4 March 2013
Government help for the most vulnerable people hit by the bedroom tax is falling so far short of what is needed to help them it will leave hundreds of thousands of disabled people struggling to make ends meet.
The fund for Discretionary Housing Payments (1) (DHPs) has been given a £30m boost this year as the Prime Minister announced that the extra money would specifically ensure that the most vulnerable people are protected from the bedroom tax cuts (2). But the mismatch between what the Government is taking away in housing benefit, and what the DHP can help offset has left a staggering gap of over £100m (3) in benefits being taken away from disabled people.
Research by the National Housing Federation found that if the £30m of DHP funding was distributed equally among every claimant of Disability Living Allowance (DLA) hit by the tax, they would each receive just £2.51 per week – compared to the average £14 a week loss in housing benefit from the Bedroom Tax (4).
There are about 230,000 disabled people receiving DLA who will lose an average of £728 each per year in housing benefit. With the DHP fund totalling just 6% of the housing benefit cuts made by the Bedroom Tax this year – disabled people are at the forefront of the cuts.
And 100,000 disabled people hit by the tax are living in specially adapted homes, so if they do move new homes would have to be adapted for them at a substantial cost to the public purse.
David Orr, chief executive of the National Housing Federation, says:
"This perverse tax is doing exactly what the Government promised they wouldn’t – hitting the most vulnerable people in our society. They are being penalised for a weak housing policy that for years has failed to build enough affordable homes and reduce the housing benefit bill.
“The bedroom tax is ill-thought and unfair as thousands of disabled people will have no choice but to cut back further on food and other expenses in order to stay in their own homes. The ‘one-size-fits-all’ approach takes no account of disabled people’s adapted homes, of foster parents who need rooms to take children in, or of parents sharing custody who will lose the room for their child at weekends. It is also incompetent as it will cost the nation money rather than saving it. The Government must repeal this ill-conceived policy, but at the very least right now it must exempt disabled and other vulnerable people from these cuts.”
The National Housing Federation is calling on the Government to ensure disabled people receiving DLA, and other vulnerable people, are exempt from the bedroom tax before it comes into effect on 1 April 2013.
Notes to editors
Bedroom tax: From 1 April 2013, Housing Benefit and Universal Credit claimants deemed to have one ‘spare’ bedroom in their council or housing association home will lose 14% of their housing benefit and those with two or more will lose 25%.
The Department for Work and Pensions (DWP) estimates 660,000 people living in social housing will lose an average of £728 per year as a result of this bedroom tax.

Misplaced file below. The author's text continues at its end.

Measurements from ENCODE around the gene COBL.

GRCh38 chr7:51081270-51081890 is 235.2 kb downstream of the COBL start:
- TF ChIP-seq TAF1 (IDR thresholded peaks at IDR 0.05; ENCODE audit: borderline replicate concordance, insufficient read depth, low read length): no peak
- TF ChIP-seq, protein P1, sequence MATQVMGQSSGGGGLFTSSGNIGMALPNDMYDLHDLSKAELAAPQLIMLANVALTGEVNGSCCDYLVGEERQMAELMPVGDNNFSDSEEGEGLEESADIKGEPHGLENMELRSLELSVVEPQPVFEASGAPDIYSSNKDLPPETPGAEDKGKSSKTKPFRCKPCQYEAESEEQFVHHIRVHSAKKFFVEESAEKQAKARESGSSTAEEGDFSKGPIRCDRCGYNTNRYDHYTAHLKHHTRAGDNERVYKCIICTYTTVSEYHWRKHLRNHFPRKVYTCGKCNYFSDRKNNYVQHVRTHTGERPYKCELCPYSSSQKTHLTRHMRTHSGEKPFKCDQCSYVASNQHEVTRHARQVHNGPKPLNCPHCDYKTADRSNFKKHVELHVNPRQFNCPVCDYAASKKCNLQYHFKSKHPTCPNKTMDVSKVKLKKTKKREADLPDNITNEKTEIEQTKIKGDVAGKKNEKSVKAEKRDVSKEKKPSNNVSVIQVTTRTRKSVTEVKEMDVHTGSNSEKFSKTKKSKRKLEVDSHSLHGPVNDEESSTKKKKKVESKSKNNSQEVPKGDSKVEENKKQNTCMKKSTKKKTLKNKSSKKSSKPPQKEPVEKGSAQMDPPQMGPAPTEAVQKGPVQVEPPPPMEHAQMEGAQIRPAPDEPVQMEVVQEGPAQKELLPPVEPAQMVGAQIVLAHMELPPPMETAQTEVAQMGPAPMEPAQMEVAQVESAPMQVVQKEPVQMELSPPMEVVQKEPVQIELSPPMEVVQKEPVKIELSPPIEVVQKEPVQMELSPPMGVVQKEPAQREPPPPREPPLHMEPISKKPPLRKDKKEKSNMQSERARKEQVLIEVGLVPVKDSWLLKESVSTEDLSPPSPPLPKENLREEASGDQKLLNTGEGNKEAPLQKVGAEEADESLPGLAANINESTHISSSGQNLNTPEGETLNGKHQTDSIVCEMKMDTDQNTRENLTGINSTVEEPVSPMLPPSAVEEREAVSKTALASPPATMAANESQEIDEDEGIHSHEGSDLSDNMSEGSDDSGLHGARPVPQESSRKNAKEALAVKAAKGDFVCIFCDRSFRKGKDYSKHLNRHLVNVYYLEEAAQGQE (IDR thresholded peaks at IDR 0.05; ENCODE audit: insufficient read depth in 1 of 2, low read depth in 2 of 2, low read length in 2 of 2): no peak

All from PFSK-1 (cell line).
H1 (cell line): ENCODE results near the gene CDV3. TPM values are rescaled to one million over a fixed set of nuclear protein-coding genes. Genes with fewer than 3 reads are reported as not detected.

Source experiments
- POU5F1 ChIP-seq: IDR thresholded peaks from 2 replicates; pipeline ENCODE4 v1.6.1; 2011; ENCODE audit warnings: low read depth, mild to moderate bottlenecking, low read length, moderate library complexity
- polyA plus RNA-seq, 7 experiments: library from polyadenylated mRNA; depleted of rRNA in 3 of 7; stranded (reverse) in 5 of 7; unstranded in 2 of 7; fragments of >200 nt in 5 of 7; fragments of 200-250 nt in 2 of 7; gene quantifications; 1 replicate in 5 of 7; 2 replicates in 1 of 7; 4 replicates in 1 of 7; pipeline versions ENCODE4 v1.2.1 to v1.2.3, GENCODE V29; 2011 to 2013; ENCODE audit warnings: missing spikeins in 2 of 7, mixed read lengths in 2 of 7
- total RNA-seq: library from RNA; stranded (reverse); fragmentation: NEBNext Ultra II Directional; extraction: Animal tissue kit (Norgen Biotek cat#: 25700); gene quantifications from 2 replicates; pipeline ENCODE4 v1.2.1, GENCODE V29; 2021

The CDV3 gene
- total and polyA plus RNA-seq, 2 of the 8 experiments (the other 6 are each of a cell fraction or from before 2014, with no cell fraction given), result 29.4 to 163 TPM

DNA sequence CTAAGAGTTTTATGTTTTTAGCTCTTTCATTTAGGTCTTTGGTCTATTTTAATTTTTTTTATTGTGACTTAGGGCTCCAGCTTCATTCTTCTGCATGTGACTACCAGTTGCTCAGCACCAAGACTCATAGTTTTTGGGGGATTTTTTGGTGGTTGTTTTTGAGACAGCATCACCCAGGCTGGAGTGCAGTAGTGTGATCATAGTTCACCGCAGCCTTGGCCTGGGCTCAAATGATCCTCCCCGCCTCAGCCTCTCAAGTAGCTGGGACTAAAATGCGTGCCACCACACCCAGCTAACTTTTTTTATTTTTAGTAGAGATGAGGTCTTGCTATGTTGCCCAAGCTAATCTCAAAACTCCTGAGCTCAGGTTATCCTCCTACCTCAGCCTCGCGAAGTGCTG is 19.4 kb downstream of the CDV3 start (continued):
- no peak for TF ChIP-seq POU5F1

1. Discretionary Housing Payments are made from a budget-limited discretionary fund and are often limited to just a few months. They are therefore not a viable long-term solution as they fail to give people with disabilities the assurance that their housing needs are secure.
The DHP budget will be under significant pressure following major cuts to Local Housing Allowance for private sector tenants, and Local Authorities may choose to prioritise those at risk of homelessness, rather than social tenants with disabilities. Different local authorities will have different priorities, leaving a significant risk of a postcode lottery of support.
More than three-quarters (77%) of people claiming Disability Living Allowance (DLA) choose to live in the social sector as it provides the additional space and security that they need. The Government has exempted DLA recipients from the household benefit cap, ‘in recognition of the additional financial costs that can arise from disability and that disabled people will have less scope to alter their spending patterns or reduce their housing costs.’ However, the same principle has not been applied to DLA claimants who are expected to be hit by the Bedroom Tax.
2. In response to concerns over the impact of the social sector size criteria, or Bedroom Tax, an additional £30m per year in DHP was committed from 2013-14 to help tenants hit by benefit cuts for under-occupation. This cash is aimed at – but not ring-fenced for – foster carers and disabled people living in properties that have been significantly adapted for their needs. The Prime Minister has claimed that there is £50m available to help people hit by the Bedroom Tax but the additional £20m comes from baseline DHP funding, which must cover a wide range of claimants struggling to pay their rent and is not specifically for those affected by the Bedroom Tax.
3. National Housing Federation calculation based on: 229,803 disabled people in UK on DLA losing an average of £728 per year in housing benefit will amount to approximately £167m. The £30m extra DHP funding is therefore roughly a fifth of the total Housing Benefit taken from that group.
4. Page 9, DWP impact assessment (£14 x 52 weeks = £728 per year).